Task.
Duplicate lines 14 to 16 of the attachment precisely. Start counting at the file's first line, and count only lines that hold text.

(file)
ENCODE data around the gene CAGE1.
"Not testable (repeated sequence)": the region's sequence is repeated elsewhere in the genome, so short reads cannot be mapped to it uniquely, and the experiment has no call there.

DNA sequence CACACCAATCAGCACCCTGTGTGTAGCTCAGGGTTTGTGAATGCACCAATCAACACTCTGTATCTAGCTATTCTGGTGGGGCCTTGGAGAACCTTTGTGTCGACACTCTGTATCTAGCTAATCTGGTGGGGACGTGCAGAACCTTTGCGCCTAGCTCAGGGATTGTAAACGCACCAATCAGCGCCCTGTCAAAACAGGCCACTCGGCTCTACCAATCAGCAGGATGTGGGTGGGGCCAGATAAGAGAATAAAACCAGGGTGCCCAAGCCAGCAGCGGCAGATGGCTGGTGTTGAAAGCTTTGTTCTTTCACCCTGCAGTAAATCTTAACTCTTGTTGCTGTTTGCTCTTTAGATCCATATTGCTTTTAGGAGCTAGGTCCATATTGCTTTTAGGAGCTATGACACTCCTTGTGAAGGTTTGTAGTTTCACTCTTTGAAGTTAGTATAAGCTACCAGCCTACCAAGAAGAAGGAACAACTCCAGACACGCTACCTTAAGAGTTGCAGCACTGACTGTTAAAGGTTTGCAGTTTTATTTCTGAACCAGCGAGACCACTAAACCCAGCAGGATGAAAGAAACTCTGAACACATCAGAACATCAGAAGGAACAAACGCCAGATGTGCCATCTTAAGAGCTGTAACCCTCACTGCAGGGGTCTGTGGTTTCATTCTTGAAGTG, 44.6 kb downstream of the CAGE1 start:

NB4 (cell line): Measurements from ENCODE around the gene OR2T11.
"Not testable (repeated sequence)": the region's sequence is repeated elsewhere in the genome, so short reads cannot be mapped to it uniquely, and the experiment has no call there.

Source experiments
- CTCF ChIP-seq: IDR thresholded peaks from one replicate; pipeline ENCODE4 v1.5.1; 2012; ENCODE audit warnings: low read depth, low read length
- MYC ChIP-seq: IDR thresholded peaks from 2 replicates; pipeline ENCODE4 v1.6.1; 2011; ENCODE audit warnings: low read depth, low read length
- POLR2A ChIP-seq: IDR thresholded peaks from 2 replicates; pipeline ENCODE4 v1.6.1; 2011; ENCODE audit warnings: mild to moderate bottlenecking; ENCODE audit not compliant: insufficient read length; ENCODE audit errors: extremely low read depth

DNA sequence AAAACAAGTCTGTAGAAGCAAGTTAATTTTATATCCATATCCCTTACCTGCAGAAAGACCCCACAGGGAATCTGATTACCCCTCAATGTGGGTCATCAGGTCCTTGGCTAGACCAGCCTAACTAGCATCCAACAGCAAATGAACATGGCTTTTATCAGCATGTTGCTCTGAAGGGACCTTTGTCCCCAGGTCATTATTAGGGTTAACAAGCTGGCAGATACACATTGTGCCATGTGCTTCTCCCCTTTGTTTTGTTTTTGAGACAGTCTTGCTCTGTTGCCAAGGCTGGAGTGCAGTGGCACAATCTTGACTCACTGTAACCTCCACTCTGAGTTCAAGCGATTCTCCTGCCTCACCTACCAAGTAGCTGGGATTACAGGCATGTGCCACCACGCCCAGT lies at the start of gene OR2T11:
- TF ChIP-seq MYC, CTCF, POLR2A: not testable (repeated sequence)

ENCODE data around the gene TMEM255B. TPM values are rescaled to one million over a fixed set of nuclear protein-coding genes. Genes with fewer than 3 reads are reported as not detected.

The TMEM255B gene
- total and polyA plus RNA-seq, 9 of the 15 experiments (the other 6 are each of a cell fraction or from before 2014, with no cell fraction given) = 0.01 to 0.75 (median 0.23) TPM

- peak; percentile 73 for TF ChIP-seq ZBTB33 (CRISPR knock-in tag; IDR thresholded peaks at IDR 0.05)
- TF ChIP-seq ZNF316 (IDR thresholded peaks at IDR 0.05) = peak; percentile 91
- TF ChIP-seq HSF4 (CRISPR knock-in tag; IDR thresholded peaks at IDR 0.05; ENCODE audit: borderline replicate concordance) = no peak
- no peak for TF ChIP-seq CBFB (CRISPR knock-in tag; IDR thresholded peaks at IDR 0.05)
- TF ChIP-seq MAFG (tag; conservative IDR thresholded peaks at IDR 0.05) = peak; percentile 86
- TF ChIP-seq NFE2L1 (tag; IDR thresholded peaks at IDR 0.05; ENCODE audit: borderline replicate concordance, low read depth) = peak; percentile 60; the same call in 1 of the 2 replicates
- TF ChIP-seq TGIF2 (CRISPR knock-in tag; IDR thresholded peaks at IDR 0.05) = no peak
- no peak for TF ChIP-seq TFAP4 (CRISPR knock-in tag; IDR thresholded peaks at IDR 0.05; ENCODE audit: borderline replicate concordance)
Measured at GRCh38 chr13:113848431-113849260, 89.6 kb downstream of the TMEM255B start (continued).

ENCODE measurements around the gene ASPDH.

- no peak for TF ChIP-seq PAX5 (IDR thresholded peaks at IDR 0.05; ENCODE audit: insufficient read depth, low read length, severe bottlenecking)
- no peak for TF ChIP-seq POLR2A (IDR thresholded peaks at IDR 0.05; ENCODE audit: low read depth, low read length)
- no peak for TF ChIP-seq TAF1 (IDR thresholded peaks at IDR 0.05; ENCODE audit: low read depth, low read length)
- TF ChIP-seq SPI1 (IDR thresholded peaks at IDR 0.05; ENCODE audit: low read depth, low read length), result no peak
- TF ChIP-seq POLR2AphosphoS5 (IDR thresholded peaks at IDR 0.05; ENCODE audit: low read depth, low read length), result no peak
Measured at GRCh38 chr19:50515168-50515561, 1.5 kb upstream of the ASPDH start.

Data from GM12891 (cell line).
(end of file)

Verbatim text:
- total and polyA plus RNA-seq, 9 of the 15 experiments (the other 6 are each of a cell fraction or from before 2014, with no cell fraction given) = 0.01 to 0.75 (median 0.23) TPM

- peak; percentile 73 for TF ChIP-seq ZBTB33 (CRISPR knock-in tag; IDR thresholded peaks at IDR 0.05)
- TF ChIP-seq ZNF316 (IDR thresholded peaks at IDR 0.05) = peak; percentile 91